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By Sarah Collins
HealthDay Reporter

THURSDAY, April 8, 2021 (HealthDay News) — A number of times just after his 74th birthday, Don Stivers been given his aspiration present — a new coronary heart.

“I was born with a pretty lousy coronary heart,” he defined. “Increasing up, I decided I was heading to prevail over it and go to the Olympics and be a powerful boy. And so every thing I did was against doctors’ orders. They said never run, don’t do this, but I did in any case, and I would change blue and move out, and my mother would revive me.”

Stivers went on to be a substantial jumper at College of California, Los Angeles. He didn’t make it to the Olympics, but he stayed lively by the several years by hiking, actively playing softball, working, swimming and biking.

When he was close to 58, the California indigenous begun possessing problems with his electricity. On a specially tough working day, Stivers’ spouse drove him 4 hrs to a clinic in Santa Barbara, exactly where he was identified with ventricular fibrillation.


From that issue ahead, he had implantable cardioverter defibrillators in his upper body to assist his heartbeat stay on monitor. He went as a result of 6 in all.

“Then the very last a single, the wires experienced torn the tricuspid valve so poorly that the heart was in this kind of unfortunate shape,” stated Stivers. “My cardiologist sent me to Cedars-Sinai, and due to the fact they couldn’t restore the coronary heart, I ended up [going to the cardiology] crew and they said, ‘In your condition, a transplant is the way to go.'”

Stivers, a land surveyor, wasn’t the regular applicant for a new coronary heart.

Dr. Dominic Emerson, affiliate surgical director of coronary heart transplant and mechanical circulatory guidance in the Smidt Heart Institute at Cedars-Sinai, reported, “We do more grownup coronary heart transplants at Cedars than any other center in the state and truly the environment. For the reason that of that, we are in a position to expand who we are in a position to transplant. And as a consequence, some areas would not have detailed Don since of his age. And then since of his dimensions [he is 6 foot, 4 inches tall], it gets even fewer the number of organs that he can acquire.”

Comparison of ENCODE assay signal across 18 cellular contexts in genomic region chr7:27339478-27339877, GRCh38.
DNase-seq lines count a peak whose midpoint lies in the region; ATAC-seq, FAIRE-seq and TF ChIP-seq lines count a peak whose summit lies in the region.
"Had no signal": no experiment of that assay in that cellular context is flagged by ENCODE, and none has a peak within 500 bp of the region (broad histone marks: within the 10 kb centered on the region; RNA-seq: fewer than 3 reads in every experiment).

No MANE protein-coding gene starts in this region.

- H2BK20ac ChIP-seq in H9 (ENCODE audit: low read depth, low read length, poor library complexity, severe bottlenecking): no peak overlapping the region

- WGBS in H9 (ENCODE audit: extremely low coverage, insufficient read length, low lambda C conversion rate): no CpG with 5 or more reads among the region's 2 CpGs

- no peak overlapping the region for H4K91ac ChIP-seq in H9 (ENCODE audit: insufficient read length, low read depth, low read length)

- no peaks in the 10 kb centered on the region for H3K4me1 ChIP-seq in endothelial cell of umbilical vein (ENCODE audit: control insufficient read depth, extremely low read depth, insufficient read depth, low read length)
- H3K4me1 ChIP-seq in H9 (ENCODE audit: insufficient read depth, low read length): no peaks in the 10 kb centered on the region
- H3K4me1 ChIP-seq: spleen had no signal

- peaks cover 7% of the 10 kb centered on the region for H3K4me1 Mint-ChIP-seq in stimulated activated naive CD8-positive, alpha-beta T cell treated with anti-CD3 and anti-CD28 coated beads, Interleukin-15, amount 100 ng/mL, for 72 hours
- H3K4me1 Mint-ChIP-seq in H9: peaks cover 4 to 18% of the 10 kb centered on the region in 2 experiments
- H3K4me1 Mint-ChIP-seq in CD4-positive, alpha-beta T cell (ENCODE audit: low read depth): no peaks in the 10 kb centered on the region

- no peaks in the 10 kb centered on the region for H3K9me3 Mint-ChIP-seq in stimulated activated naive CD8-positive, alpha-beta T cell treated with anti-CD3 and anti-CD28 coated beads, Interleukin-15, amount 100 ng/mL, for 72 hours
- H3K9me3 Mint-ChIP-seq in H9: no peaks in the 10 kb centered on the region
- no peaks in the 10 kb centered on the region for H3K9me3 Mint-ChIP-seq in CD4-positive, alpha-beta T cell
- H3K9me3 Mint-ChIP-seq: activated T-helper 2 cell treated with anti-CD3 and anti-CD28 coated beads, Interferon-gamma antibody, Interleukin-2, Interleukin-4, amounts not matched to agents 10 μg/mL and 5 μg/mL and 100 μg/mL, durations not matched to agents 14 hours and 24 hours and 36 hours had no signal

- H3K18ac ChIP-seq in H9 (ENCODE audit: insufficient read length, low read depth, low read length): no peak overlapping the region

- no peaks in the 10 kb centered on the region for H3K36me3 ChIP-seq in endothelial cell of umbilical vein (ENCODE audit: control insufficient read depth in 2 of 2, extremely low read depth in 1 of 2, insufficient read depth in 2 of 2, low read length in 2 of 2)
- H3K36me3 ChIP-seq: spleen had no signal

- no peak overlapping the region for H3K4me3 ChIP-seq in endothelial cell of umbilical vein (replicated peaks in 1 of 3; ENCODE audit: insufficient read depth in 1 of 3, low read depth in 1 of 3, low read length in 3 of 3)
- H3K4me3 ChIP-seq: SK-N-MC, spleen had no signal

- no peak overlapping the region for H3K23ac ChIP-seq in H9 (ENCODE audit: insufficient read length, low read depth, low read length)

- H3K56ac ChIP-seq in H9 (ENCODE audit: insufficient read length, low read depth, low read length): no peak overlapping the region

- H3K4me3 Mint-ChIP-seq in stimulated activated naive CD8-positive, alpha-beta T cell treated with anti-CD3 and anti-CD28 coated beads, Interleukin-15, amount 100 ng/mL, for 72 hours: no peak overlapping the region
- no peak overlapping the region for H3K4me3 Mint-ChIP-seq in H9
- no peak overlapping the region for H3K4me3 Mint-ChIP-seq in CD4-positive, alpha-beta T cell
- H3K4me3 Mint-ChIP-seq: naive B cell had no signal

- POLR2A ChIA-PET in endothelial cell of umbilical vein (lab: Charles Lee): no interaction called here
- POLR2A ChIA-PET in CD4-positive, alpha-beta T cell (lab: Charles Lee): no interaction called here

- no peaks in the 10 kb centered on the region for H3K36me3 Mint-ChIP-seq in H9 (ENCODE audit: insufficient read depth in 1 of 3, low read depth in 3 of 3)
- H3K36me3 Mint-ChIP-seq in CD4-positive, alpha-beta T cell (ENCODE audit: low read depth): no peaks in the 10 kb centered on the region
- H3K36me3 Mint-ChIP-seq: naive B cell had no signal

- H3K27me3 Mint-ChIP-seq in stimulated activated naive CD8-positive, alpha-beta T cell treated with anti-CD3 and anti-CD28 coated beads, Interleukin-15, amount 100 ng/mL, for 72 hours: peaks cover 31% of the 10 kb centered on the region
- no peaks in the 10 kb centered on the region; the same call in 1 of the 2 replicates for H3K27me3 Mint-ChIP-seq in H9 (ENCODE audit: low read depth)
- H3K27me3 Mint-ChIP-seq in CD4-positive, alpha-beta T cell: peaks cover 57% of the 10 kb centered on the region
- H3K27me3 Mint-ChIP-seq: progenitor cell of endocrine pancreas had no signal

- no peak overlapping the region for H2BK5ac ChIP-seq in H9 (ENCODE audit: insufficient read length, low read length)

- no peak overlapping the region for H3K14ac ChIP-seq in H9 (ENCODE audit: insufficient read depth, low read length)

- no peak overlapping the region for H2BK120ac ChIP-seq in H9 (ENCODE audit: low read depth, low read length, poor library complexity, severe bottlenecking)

Fortuitously for Stivers, Cedar-Sinai’s heart institute was hoping to broaden its donor foundation with the support of a new technological know-how.

Personnel readying for a different mission at Van Nuys airport, Calif.

TransMedics’ Organ Treatment Procedure, nicknamed Coronary heart-in-a-Box, permits organs to are living outside the house of bodies for a more time interval of time, which means hospitals can scout a much larger geographic radius for feasible donors.

Usually, organs are set on ice, the place a coronary heart, for instance, can only continue to be practical for about 4 several hours. With Heart-in-a-Box, now underneath critique by the U.S. Food items and Drug Administration, the organ is linked to a portable machine that mimics how it would act in just the human entire body.

Cedars-Sinai experienced taken element in some early Coronary heart-in-a-Box trials within the hospital’s typical geographic bounds. But when the surgeons obtained a simply call from Hawaii about a relatively massive heart that arrived from a youthful, athletic human being, they raced to Van Nuys Airport.

At dinnertime on March 1, Stivers bought a mobile phone contact.


“We identified a match,” a medical center staff explained to him. “You really should be down right here by the time the donor coronary heart will make it back again.”

Stivers and his wife arrived at the clinic close to midnight, and the procedure started a couple of several hours later. The process was thriving, and Stivers grew to become the initial man or woman on the mainland to at any time get a heart from Hawaii.

“The surgeon, just after he set it in, he form of out of the corner of his mouth claims, ‘Trust me, you have the best coronary heart,'” Stivers recalled.

Stivers, who was estimated to have 6 to 12 months remaining to stay with his outdated heart, is surpassing recovery expectations. He and his wife, children, grandkids and excellent grandchildren are grateful for the extra time.

“I seem ahead to cliff jumping and swimming and biking, hiking and carrying out things,” claimed Stivers. “I’m 74 a long time previous, but I am 24 in the head.”

Now he has the heart to match.

Far more information

Check out Johns Hopkins Drugs for far more on coronary heart transplants.


Resources: Don Stivers, coronary heart transplant recipient, 3 Rivers, Calif. Dominic Emerson, MD, associate surgical director, heart transplant and mechanical circulatory aid, Smidt Coronary heart Institute, and surgical co-director, cardiac operation intense treatment unit, Cedars-Sinai, Los Angeles

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